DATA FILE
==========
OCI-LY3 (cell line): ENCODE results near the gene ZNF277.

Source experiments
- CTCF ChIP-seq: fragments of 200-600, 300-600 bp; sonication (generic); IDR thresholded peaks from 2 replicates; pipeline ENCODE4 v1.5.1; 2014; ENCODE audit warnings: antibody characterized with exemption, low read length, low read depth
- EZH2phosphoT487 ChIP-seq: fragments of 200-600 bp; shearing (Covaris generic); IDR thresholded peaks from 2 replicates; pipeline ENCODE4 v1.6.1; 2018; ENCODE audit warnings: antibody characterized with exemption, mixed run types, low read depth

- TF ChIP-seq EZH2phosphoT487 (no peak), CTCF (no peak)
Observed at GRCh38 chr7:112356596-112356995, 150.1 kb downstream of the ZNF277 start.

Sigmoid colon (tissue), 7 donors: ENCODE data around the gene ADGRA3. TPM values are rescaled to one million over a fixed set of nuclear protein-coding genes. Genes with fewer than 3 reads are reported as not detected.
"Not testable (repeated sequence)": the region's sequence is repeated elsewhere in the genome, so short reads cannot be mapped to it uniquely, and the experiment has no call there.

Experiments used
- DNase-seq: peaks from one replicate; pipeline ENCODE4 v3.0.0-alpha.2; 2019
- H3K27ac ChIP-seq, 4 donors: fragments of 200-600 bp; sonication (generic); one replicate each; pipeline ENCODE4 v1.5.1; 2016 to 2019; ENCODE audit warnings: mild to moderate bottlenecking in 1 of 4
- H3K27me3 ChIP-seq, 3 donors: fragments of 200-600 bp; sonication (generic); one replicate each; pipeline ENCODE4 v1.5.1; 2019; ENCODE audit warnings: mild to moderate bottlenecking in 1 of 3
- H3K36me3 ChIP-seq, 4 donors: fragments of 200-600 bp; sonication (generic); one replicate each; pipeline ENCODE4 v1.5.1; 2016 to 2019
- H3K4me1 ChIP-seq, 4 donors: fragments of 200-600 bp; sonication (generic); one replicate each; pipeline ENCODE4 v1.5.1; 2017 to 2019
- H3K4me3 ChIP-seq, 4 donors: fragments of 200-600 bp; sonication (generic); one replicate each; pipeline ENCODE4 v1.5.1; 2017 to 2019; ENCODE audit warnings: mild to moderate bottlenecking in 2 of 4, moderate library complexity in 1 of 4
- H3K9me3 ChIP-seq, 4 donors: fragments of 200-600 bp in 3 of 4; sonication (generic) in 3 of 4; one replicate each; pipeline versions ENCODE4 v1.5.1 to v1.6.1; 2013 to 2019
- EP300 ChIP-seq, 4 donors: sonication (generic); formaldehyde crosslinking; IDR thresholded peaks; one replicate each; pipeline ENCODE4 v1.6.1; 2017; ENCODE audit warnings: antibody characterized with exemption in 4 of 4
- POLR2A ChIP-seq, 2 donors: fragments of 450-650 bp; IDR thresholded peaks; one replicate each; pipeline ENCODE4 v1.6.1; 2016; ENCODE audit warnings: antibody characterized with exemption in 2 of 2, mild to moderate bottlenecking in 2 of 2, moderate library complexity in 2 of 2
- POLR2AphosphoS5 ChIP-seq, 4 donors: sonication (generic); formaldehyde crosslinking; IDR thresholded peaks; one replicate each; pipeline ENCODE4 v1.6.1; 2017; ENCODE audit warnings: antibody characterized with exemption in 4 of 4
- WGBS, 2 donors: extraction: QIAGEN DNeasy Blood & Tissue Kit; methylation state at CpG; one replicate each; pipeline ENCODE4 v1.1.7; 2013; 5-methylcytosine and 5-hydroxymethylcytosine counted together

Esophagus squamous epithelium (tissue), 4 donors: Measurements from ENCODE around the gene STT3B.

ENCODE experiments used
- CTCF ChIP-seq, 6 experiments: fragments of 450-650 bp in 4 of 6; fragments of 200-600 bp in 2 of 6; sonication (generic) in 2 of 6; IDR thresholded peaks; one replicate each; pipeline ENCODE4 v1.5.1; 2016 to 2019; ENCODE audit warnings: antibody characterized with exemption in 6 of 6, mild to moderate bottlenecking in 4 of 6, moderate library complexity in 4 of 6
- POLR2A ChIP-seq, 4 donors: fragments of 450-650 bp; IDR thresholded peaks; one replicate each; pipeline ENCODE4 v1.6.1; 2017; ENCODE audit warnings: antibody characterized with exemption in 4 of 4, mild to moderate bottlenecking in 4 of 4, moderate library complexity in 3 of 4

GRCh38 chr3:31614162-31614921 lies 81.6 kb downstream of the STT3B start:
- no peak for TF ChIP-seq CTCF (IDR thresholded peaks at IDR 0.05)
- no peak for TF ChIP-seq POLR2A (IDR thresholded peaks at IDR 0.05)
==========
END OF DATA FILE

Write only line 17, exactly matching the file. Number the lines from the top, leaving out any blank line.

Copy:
- EP300 ChIP-seq, 4 donors: sonication (generic); formaldehyde crosslinking; IDR thresholded peaks; one replicate each; pipeline ENCODE4 v1.6.1; 2017; ENCODE audit warnings: antibody characterized with exemption in 4 of 4